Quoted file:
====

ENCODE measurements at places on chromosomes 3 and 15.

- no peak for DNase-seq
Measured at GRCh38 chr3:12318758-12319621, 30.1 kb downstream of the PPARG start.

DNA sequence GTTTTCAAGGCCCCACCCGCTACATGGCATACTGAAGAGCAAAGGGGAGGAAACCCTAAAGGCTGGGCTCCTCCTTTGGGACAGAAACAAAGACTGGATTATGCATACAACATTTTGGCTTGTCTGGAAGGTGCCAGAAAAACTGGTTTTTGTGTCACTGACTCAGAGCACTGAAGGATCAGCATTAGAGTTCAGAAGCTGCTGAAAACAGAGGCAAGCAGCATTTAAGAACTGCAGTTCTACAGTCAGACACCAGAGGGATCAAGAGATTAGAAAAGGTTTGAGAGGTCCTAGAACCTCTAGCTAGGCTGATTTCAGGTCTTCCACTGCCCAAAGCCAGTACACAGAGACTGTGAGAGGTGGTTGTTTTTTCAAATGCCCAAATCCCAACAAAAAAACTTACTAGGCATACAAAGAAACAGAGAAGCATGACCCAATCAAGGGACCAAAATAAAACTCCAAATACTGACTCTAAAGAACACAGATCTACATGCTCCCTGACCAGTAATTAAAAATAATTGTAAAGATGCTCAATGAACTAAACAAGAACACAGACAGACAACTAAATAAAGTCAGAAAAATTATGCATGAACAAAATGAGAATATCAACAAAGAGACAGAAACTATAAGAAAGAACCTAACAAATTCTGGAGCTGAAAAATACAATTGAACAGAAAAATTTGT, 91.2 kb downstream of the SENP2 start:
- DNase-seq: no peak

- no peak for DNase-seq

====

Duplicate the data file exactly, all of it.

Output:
ENCODE measurements at places on chromosomes 3 and 15.

- no peak for DNase-seq
Measured at GRCh38 chr3:12318758-12319621, 30.1 kb downstream of the PPARG start.

DNA sequence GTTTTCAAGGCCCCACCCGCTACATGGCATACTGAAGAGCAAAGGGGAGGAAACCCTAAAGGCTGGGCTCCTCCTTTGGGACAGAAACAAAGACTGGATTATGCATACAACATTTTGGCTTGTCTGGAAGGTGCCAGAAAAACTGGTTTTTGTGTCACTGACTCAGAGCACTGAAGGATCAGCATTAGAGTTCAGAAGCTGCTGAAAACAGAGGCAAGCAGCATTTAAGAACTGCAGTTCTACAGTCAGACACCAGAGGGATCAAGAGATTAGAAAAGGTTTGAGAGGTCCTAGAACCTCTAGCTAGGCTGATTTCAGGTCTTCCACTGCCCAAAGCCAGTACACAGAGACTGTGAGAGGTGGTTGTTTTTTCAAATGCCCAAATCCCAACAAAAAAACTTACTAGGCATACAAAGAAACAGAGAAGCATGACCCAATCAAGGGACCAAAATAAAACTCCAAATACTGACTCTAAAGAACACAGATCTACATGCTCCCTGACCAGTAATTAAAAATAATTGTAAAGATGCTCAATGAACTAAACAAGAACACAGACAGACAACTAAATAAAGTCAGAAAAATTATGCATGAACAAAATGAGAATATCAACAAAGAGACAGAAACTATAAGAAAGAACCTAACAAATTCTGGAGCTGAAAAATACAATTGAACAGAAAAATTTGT, 91.2 kb downstream of the SENP2 start:
- DNase-seq: no peak

- no peak for DNase-seq